Home enthusiast recognize Craftsman architecture by its’ relaxed, simple, and informal look. The use and careful blend of local building materials is paramount in achieving the ideas of this arts and crafts style. Craftsman home designs make use of natural building materials that can be found nearly everywhere in the United States. As a result, each region has different materials locally and use that to create craftsman architecture unique to their area. Materials used may be stucco, wood, brick, stone, cedar shakes (shingles), and lap siding. Usually, you will see a combination of two or three of the materials blended in perfect harmony in a craftsman home.
You can implement the Craftsman architecture style on any size house plan – one or two story. Confusion sets in for some who would consider the “bungalow architecture style” and craftsman architecture style one in the same. A bungalow is a type of house, not a style. To clear this up, you must understand that the arts and crafts style, like any other architectural style, is a design principle. It employs a known set of features and building practices that produces that styles distinctive look. This in turn can be imposed on just about any building design to reflect the style. You can also impose the craftsman design style on apartment and public buildings in addition to single family home designs.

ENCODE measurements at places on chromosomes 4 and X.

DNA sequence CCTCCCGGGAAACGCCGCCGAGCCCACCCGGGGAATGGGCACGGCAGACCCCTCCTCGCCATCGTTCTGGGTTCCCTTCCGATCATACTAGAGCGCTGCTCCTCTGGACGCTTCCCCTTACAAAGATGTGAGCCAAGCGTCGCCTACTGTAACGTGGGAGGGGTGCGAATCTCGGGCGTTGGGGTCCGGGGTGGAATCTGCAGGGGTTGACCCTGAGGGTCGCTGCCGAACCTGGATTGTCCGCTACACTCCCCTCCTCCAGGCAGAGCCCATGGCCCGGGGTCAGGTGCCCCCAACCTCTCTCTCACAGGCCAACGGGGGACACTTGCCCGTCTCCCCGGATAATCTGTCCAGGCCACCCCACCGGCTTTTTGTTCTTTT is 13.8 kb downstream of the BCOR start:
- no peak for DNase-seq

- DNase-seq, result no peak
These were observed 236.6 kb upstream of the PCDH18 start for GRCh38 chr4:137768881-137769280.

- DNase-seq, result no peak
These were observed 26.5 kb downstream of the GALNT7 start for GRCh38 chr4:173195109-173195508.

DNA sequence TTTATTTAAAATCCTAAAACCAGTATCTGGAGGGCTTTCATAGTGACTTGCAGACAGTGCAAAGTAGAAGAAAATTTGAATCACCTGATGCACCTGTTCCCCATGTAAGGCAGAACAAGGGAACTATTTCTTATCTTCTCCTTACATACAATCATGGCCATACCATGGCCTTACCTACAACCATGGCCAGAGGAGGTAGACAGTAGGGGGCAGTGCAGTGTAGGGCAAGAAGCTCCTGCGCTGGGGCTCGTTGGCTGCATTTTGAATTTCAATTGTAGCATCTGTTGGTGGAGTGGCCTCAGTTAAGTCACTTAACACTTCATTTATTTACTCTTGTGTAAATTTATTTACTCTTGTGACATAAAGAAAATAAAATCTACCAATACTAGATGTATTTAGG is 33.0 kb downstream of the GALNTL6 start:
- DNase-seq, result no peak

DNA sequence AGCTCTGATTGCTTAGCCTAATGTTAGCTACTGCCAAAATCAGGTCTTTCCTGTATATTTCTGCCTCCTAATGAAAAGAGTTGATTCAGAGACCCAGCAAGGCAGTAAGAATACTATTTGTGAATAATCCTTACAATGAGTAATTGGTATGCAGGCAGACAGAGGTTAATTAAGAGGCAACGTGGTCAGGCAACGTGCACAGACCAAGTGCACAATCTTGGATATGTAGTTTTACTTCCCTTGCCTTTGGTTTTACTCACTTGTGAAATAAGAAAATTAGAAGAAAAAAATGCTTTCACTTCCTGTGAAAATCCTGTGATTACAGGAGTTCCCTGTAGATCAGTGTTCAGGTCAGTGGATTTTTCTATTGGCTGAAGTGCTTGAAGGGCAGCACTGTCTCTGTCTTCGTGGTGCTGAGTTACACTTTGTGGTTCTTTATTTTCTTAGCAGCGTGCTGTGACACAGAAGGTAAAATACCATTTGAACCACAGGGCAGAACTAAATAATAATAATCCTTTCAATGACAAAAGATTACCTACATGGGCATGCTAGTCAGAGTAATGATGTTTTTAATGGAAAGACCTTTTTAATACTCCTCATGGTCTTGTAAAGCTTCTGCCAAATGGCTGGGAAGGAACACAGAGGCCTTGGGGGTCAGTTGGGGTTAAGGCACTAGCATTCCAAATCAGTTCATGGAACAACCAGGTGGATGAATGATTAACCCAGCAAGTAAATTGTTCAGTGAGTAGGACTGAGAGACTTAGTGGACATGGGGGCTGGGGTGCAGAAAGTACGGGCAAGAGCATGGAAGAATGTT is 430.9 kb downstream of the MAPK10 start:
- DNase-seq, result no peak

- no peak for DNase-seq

Design features of Craftsman architecture
The Arts and Crafts style or craftsman architecture both share unifying elements and design features. These elements include:
A low pitched roof (gabled or hipped), extended eave overhang with exposed rafter tails. The use of brackets at gables. Windows with divided panes in the upper sash and a single pane in the lower sash. Medium to large front porches with square columns that may be full length or resting on a base. Tapered columns are a big identifying feature. This is where the columns have a wide base that grows slightly narrower at the top. These are the main defining features of craftsman architecture.